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History of PPPs Dictates Caution

History of Public-Private Partnerships Dictates Caution

There's a strong sense of déjà vu in the current debacle surrounding Labour's enthusiasm for public-private partnerships, ACT New Zealand Commerce Spokesman Deborah Coddington said today.

"Like all touchy-feely language, a partnership between private and public sounds innocuous. There is nothing more euphemistic than using the words "prime mover status" in place of "insider trading".

"When reading reports about the Government's plans I knew I'd come across them somewhere before.

"And I have - in my own book, `Turning Pain Into Gain: The Plain Person's Guide to the Transformation of the Economy' which I wrote in 1993.

"In a chapter on Think Big and the Energy Markets I wrote:

The Government set up a deal with Mobil, in which the Government (read taxpayer) took all the financial risks for the project's development while Mobil was paid a fee by the Government (read taxpayer) for processing the gas. Moreover, Mobil was guaranteed by the Government (taxpayer) a 16 per cent return on its investment in the plant. This was when the average New Zealand corporate return was around 10 per cent.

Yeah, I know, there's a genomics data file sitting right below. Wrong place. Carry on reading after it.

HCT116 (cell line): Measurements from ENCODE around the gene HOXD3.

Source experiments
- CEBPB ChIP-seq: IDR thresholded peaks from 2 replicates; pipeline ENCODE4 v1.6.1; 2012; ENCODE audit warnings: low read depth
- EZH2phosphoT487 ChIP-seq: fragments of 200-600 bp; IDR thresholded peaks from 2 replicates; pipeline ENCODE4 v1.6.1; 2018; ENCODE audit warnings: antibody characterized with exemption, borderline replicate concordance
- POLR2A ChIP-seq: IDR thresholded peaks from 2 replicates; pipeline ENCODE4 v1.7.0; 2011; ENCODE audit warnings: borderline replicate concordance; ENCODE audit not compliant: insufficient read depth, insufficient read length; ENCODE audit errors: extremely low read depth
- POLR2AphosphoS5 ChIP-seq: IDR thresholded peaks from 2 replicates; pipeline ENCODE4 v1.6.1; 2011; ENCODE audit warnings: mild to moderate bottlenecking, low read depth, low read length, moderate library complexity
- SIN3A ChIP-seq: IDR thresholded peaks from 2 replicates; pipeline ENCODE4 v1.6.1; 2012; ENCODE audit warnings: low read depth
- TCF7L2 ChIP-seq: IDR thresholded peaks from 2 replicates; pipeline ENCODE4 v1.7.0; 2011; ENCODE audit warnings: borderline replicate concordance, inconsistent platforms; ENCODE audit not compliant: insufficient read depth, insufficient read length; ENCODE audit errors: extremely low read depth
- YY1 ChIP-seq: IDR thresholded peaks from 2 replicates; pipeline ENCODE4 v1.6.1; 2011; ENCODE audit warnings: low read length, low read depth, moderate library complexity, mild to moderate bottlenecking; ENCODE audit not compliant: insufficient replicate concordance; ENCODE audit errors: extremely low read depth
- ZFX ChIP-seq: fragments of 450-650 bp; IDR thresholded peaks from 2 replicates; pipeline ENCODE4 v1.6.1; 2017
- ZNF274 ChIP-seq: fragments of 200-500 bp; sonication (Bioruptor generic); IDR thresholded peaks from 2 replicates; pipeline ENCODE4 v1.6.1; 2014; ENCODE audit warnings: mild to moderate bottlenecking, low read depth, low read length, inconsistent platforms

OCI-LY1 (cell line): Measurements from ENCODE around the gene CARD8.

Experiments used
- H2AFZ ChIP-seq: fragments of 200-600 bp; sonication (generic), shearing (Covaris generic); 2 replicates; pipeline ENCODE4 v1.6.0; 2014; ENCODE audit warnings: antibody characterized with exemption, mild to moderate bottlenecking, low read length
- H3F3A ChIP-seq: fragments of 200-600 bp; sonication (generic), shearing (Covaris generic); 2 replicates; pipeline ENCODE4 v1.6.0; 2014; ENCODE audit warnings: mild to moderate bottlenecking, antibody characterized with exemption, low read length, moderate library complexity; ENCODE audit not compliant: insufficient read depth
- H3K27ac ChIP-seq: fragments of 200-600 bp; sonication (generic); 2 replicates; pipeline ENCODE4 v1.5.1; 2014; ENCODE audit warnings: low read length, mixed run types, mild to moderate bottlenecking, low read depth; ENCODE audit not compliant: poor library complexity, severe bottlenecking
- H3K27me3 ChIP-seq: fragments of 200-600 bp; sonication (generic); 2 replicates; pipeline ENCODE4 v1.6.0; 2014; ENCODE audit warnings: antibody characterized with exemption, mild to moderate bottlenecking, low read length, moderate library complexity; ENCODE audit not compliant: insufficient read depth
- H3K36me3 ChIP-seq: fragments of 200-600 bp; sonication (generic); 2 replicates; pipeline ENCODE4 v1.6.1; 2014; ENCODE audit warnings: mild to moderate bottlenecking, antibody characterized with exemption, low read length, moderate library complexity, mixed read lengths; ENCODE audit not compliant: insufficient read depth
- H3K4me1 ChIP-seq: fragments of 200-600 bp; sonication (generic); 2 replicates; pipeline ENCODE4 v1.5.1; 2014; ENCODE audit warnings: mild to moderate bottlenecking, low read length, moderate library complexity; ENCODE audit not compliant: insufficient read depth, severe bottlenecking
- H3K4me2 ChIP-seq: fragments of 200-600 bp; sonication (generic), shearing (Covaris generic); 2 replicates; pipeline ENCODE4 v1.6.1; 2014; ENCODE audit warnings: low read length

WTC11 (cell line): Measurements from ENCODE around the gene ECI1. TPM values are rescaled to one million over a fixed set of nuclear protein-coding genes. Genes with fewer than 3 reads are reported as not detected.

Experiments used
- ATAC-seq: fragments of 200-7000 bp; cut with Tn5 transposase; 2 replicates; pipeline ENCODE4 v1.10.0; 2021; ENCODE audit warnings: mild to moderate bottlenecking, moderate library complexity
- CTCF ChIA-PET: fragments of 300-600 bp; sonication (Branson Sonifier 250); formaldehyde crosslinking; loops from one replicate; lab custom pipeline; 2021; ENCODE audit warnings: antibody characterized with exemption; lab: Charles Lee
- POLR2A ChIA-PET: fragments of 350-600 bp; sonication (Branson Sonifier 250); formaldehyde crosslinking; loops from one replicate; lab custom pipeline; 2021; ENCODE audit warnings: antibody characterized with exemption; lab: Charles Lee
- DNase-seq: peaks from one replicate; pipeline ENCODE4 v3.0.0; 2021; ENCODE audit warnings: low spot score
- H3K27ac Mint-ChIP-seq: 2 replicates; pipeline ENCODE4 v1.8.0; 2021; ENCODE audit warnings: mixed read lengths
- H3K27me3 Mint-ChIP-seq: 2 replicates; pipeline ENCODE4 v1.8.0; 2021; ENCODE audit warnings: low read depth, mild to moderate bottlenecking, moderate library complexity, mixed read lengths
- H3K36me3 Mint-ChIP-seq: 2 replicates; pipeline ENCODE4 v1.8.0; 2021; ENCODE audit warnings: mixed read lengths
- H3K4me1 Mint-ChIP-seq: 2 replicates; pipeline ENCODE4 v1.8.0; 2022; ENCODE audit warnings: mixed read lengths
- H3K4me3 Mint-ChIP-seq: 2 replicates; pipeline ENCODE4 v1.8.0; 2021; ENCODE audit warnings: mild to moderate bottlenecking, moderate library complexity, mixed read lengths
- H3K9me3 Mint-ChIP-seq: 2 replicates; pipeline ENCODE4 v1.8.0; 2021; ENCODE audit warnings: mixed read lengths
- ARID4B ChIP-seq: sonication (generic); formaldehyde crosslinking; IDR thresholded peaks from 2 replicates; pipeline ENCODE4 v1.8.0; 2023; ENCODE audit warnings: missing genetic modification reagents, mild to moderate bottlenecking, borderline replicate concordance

Meanwhile, oil prices around the world began to fall. Similar international synthetic fuels projects were cancelled (including some of Mobil's). The cost of the project was estimated in 1980 to be $886 million. The final cost, spread over the period of construction, was $2.3 billion. While Mobil made a profit, every New Zealander took the loss. As one energy consultant remarked after the event, `Big companies are very astute at picking banana republics which are keen to gain prestige from innovative technology'.

"The Prime Minister, Michael Cullen, Paul Swain and other Ministers could do worse than read up on New Zealand's disasters of the past when similar public-private partnerships were launched. I'm happy to lend them copies of my book.

"New Zealand must never again go down the treacherous path to near bankruptcy that Robert Muldoon and Bill Birch once upon a time so merrily led this country. A Transport and Industrial Relations Select Committee Inquiry must examine Ms Clark, Dr Cullen and Mr Swain's eagerness to embrace public-private partnerships and discover whether the outcome could be banana republic status," Miss Coddington said.

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